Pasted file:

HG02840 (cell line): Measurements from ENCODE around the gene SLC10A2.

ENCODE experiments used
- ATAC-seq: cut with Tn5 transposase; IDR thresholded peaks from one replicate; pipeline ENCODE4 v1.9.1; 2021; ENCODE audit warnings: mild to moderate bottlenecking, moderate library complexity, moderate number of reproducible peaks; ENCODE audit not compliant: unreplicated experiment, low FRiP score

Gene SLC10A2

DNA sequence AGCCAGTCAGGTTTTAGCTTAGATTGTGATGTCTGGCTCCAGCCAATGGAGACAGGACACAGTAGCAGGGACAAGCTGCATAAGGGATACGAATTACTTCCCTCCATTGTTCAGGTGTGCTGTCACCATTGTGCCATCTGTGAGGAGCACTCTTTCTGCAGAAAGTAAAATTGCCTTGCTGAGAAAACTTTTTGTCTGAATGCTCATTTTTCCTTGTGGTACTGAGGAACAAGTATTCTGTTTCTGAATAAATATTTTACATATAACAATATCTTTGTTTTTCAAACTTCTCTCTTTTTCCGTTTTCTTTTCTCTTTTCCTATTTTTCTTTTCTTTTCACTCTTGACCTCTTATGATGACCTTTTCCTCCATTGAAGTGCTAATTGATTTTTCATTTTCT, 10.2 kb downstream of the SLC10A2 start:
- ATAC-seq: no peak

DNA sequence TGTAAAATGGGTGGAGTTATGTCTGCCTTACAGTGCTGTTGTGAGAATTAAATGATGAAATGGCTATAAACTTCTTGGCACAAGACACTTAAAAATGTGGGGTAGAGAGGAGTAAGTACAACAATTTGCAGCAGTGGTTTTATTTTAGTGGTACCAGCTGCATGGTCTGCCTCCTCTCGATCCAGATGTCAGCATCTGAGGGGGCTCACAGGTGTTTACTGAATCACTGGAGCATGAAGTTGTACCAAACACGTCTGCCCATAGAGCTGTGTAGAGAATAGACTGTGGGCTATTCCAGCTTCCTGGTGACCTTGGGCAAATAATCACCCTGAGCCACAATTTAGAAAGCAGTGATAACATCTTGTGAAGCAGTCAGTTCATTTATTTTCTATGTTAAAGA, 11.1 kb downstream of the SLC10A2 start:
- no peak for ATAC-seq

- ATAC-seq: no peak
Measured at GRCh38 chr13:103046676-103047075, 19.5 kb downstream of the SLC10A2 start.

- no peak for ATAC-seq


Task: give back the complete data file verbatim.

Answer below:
HG02840 (cell line): Measurements from ENCODE around the gene SLC10A2.

ENCODE experiments used
- ATAC-seq: cut with Tn5 transposase; IDR thresholded peaks from one replicate; pipeline ENCODE4 v1.9.1; 2021; ENCODE audit warnings: mild to moderate bottlenecking, moderate library complexity, moderate number of reproducible peaks; ENCODE audit not compliant: unreplicated experiment, low FRiP score

Gene SLC10A2

DNA sequence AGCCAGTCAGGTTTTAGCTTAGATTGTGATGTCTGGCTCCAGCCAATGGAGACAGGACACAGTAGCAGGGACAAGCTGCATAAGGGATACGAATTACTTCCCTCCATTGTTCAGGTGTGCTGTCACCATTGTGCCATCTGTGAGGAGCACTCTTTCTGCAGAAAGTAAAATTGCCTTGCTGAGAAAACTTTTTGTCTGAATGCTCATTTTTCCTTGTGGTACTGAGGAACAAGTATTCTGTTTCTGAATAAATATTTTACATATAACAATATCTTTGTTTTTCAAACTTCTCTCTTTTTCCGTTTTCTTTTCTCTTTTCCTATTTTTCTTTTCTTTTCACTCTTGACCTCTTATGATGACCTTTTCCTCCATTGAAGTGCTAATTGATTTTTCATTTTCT, 10.2 kb downstream of the SLC10A2 start:
- ATAC-seq: no peak

DNA sequence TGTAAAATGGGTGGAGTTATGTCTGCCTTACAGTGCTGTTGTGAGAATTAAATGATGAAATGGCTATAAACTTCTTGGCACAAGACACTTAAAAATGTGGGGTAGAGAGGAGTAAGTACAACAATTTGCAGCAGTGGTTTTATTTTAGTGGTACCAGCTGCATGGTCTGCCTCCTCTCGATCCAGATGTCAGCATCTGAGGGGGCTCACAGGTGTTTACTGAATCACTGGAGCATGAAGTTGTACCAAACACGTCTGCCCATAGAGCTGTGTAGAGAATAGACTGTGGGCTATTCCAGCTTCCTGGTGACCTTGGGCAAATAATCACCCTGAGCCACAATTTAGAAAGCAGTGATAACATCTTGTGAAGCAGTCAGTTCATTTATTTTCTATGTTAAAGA, 11.1 kb downstream of the SLC10A2 start:
- no peak for ATAC-seq

- ATAC-seq: no peak
Measured at GRCh38 chr13:103046676-103047075, 19.5 kb downstream of the SLC10A2 start.

- no peak for ATAC-seq